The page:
Explore How Fitzgerald Presents the Buchanans and Their World in Chapter 1 of ‘the Great Gatsby’ Through the Narration of Nick Caraway. to What Extent Can You Understand His Feelings of Confusion and Disgust?

In: English and Literature

Submitted By oliviapilling
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The first chapter of The Great Gatsby sees Nick Carraway attend dinner with the Buchanan’s having moved to New York recently from his mid western respectable country home. Fitzgerald constructs his character as a well spoken yet slightly snobbish young man who is “inclined to reserve all judgements”. However Fitzgerald presents Nick as an unreliable narrator, reflecting upon the events in the book remarking and judging all the other characters and their actions making Nick as bias as the rest of the Fitzgerald’s constructs. Therefore the reader is exposed to the post First World War America through Nicks bias eyes. The boundaries, rules and attitudes of Americans at this time were in change, with the constant aim in life to be having fun or making lots of money. The reader sees this attitude not only within Nick “I decided to go East and learn the bond business” but within Jordan Baker “we ought to plan something”. Within the first chapter of the novel the reader can empathise completely with Nicks feelings as he drives away from East Egg feeling confused and disgusted.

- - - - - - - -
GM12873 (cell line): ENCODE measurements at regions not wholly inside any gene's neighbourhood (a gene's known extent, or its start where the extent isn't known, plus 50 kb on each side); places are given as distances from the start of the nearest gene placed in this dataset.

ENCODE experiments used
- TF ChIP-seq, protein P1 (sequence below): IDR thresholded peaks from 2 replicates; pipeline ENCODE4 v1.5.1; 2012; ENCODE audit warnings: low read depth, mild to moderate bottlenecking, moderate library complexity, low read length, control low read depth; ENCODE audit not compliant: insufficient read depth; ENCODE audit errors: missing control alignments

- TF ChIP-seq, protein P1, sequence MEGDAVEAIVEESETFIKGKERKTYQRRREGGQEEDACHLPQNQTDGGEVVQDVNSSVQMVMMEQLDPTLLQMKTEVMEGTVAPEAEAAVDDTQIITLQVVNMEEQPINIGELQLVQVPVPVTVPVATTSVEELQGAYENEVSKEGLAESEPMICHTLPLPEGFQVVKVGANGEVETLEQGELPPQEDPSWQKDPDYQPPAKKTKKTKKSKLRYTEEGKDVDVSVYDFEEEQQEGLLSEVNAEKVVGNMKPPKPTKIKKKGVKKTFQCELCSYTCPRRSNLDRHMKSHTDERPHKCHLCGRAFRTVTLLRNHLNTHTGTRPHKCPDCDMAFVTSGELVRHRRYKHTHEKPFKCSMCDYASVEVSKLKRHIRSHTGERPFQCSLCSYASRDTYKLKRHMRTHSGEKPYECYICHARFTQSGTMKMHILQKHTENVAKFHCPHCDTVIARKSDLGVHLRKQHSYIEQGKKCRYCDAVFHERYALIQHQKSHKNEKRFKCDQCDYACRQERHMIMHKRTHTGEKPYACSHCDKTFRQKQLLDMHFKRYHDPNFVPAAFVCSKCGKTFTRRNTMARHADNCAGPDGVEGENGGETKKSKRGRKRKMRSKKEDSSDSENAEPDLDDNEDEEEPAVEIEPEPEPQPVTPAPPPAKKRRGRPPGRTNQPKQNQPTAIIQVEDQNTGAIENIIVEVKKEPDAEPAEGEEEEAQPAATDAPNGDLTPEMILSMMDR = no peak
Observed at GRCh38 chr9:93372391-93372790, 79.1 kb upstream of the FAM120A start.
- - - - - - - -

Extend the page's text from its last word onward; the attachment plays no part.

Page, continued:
Characters within the first chapter, seen through Nicks judgement, are used by Fitzgerald to elicit a range of responses from the reader. Daisy Buchanan, Nick Caraways cousin is constructed as an innocent coquet with fairy like qualities. Daisy’s voice is mentioned many times, being a focal point of her overall description; she's said to have a “thrilling”, “glowing” voice which “compels” Nicks attention. Her physical appearance is “fluttering”, “charming” and men find her ‘hard to forget”, however Fitzgerald does present her as being manipulative; “she looked at me with an absolute smirk on her face” and Nicks feels as if the whole evening had been a “trick of some sort to exact a contributory emotion”. This juxtaposition within Daisy’s description could be a contributing factor into why Nick is…...

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